11/10 The President’s Emergency Plan for AIDS Relief

    • Ambassador Deborah Birx, U.S. Global AIDS Coordinator

11/17   Mining and Health in South Africa: The Global Health Justice Partnership

    • Gregg Gonsalves, Research Scholar in Law; Lecturer in Law; Co-Director, Global Health Justice Partnership (GHJP)

12/1    Ghana – Yale Partnership for Global Health

    • Elijah Paintsil, Assistant Professor of Pediatrics (Infectious Disease) and of Pharmacology
    • Michael Cappello, Professor of Pediatrics (Infectious Disease), of Epidemiology (Microbial Disease) and of Microbial Pathogenesis; Director, Yale Program in International Child Health

Schedule - Spring 2014

Communicable Diseases

1/13: Health in Harmony: Saving Rain Forest with a Stethoscope: six and a half years of success

  • Kinari Webb, Founder & President, Health in Harmony
    Kinari Webb will talk about her experiences founding the international non-profit, Health In Harmony, and share stories of their successes in saving lives and rain forest in Indonesian Borneo. The NGO works to find win-win solutions where both humans and nature benefit both in the short and long-term.  

1/27: HIV and TB Care: The Tugela Ferry Care and Research Collaboration

  • Sheela Shenoi MD Assistant Professor  and Gerald Friedland MD Professor,   AIDS Program, Section of Infectious Diseases, YSM and Epidemiology of Microbial Diseases, YSPH
    This session will initially describe the intertwined epidemics of HIV and TB and the uncovering of the third epidemic of extensively drug restant (XDR) TB) in rural KwaZuluNatal, South Africa and their local and global implications. We will focus on the strategies developed and tested by US and South African collaborators to confront the epidemics in health care facilities and, community settings and their associated challenges and successes. The role of students and trainees in this work will be described as well.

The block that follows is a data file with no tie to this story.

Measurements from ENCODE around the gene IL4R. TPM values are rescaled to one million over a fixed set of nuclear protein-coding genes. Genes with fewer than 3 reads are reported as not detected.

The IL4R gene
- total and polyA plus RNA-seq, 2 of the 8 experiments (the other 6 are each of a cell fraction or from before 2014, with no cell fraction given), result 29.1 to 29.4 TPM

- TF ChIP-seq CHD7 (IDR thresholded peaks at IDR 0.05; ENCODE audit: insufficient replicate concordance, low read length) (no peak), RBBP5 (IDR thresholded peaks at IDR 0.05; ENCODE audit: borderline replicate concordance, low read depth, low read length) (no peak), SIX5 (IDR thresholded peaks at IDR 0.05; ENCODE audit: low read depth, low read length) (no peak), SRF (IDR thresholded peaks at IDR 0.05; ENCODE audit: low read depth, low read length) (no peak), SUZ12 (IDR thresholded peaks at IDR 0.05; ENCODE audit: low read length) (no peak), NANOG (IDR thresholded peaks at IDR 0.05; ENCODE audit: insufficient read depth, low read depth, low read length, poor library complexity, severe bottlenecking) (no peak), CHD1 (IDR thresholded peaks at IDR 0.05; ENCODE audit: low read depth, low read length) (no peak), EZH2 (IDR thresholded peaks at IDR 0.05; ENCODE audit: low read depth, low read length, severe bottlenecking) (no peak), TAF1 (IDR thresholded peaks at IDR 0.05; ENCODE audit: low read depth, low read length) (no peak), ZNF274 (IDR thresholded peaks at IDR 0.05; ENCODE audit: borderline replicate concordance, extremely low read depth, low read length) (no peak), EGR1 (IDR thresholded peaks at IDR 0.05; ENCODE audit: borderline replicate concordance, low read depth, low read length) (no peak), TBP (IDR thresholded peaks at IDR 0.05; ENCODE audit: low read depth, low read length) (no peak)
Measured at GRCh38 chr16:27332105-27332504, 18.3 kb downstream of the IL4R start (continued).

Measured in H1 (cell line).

2/3: Cancelled and rescheduled for 4/28/14

Module: Health Access

2/10: Access and the American Health Care Paradox

  • Betsy Bradley, PhD, Professor of Public Health; Director, Yale Global Health Initiative; Faculty Director, Global Health Leadership Institute; Master, Branford College, Yale College
    In this session, we will understand the many meanings of access in the field of global health, and we will examine the movement toward universal health globally. Students will examine the experiences of the United States in trying to expand health care access to health care through the Affordable Care Act (ACA) and compare it to efforts in middle and low-income countries (Mexico and Ethiopia) to expand access. Contributing factors to restrictions in access will be explored.

2/17:Facilitated Group Discussions

  • Elizabeth Bradley; Global Health Working Group Facilitators
    Break into groups and discuss the Mexico attempt to promote better access.

2/24:What is health and what is care? A new paradigm.

  • Pat Manocchia, Owner and President,LA PALESTRA
    This session’s discussion will focus on the definition of health and the idea of “prevention” as it relates to both health and care. There will be an in depth presentation and discussion of the LA PALESTRA model exploring the concept of integration as it relates to outcomes.

3/3:The Scandinavian Model

  • Jan Frich,Professor in Health Management, Institute of Health and Society, University of Oslo Faculty of Medicine; Yale GHLI Visiting Scholar & The Commonwealth Fund Harkness Fellow in Health Care Policy and Practice
    This session will give an account of Scandinavian health care systems, which is characterized by universal access and a strong primary health care system, underpinned by a welfare state model. Particular attention will be given to the Norwegian health care system, and some current policy issues will be highlighted.